Virtual reality is basically a computer-generated interactive simulation of a 3D (three-dimensional) image or surrounding. While this seemingly real technology has taken the electronics realm by storm, it is still not disabled-friendly. But that's likely to change sooner rather than later, thanks to WalkinVR.
On May 16, 2017, VRFocus shared a report centering on WalkinVR, which can simply be described as an application developed in order to make VR (virtual reality) more accessible for people with disabilities. Lining with that, WalkinVR recently rolled out a slew of video footages that show exactly how its software works.
Its one-of-a-kind design allows even people who are bed-bound or use a wheelchair to use it with just one arm. At the moment, WalkinVR is compatible with both HTC Vive as well as Oculus Rift via SteamVR.
WalkinVR intends to give users with physical disabilities the power to effortlessly move around in virtual reality. The Driver facilitates rotation and movement over a virtual environment without requiring lower body movement with the help of VR Config in SteamVR environment, according to developer Grzegorz Bednarski.
Bednarski is bent on broadening the support (which is displayed in the first video below). Currently, the development team is hard at works on Release 2, which he claims will let people with other disabilities experience VR as well.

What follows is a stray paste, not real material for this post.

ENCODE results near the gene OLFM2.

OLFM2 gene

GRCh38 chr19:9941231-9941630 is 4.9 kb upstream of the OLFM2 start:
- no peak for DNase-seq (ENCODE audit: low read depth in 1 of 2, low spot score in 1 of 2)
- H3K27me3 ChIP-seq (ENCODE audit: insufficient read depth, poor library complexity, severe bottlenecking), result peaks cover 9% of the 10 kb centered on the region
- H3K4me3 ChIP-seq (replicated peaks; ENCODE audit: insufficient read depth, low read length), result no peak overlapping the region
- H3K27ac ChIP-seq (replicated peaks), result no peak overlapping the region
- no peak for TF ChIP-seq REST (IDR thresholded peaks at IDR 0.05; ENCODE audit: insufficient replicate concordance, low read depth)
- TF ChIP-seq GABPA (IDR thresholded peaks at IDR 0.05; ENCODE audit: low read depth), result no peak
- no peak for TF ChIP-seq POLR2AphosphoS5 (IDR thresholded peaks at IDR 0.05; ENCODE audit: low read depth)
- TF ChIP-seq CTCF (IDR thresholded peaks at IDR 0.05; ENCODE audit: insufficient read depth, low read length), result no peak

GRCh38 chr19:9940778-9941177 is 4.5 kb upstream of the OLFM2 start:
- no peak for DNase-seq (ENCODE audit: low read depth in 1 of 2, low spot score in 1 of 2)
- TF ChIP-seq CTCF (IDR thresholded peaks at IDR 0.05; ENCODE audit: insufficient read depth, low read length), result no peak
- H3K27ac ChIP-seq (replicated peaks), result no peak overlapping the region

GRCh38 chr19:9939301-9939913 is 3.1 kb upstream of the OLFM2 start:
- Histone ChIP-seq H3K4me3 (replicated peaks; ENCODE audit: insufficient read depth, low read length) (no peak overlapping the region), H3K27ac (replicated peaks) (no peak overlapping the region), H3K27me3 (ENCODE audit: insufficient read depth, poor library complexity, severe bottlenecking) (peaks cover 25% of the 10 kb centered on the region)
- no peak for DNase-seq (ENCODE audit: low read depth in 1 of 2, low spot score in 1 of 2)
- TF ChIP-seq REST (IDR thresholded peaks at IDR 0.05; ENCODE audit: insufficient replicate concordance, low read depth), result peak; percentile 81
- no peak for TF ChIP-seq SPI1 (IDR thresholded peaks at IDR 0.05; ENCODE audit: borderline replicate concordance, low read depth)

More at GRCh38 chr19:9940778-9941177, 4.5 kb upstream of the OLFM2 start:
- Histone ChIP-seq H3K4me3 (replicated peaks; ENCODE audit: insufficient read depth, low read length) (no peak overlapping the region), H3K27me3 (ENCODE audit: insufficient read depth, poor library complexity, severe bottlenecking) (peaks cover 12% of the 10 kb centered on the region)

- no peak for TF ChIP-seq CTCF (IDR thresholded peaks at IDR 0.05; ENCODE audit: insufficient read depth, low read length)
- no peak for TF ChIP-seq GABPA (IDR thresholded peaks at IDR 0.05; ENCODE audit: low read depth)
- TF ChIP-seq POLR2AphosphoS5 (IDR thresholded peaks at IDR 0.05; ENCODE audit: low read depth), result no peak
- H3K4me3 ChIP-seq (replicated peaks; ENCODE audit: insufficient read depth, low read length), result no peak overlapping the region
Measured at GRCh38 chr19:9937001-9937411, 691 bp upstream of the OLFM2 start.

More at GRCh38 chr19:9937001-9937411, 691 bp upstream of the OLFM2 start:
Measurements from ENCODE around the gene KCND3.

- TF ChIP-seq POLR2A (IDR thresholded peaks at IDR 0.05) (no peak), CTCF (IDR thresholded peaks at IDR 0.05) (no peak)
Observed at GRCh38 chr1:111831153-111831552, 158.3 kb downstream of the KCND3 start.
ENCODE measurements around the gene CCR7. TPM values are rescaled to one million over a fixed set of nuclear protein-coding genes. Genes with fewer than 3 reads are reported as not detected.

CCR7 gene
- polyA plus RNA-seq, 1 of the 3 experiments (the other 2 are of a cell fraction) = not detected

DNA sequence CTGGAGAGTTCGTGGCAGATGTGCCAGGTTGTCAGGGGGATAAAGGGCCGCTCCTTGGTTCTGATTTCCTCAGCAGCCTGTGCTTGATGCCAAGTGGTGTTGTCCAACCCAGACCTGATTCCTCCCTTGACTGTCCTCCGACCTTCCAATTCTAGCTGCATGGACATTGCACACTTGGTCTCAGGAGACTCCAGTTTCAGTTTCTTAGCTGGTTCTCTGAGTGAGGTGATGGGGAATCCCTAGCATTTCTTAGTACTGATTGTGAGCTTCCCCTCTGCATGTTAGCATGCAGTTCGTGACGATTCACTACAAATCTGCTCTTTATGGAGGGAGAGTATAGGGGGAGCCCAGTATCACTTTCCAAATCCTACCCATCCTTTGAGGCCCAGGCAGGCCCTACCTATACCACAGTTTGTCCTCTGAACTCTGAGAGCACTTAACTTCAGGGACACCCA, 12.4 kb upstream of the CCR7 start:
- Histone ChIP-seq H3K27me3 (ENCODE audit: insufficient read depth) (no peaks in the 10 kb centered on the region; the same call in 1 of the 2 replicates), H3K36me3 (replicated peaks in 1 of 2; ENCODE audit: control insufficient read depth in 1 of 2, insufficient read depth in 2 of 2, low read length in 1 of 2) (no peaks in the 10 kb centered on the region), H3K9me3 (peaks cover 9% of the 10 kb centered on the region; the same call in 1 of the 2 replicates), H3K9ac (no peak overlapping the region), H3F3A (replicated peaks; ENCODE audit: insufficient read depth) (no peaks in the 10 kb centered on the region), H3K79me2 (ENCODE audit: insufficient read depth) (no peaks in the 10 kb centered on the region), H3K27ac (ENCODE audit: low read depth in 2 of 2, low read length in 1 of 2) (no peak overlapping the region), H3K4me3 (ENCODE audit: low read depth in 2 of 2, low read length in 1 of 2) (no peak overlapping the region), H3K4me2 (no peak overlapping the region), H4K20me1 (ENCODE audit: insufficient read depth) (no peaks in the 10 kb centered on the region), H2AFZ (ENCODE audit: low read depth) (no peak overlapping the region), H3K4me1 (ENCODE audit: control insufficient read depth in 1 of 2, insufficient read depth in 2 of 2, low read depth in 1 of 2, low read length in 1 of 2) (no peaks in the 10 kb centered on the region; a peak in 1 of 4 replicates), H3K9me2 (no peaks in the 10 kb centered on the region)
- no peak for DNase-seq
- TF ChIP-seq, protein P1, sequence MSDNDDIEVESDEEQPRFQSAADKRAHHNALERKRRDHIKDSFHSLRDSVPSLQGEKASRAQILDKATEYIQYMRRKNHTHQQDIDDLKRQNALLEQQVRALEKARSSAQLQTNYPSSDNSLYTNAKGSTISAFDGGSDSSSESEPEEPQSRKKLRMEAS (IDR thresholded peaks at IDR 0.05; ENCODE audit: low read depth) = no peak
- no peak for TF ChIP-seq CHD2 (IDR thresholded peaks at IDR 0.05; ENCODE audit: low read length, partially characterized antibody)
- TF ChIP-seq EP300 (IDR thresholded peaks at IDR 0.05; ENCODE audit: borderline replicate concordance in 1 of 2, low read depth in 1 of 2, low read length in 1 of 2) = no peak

That will include SMA (spinal muscular atrophy), where the challenge is keeping hands high despite having weak muscles.
But that's not all; WalkinVR plans to assign more control using simple gamepad allowing people with hand-related disabilities to handle some of the control with their feet.
If you're looking to download WalkinVR, you can head straight to the developer's official website or click here to get your hands on it by shelling out €32 EUR, which roughly converts to $37.
Watch this space to find out how Bednarski plans to make VR more accessible and to keep a track of upcoming updates on WalkinVR.
(Image credit: Pan Kornisz/YouTube)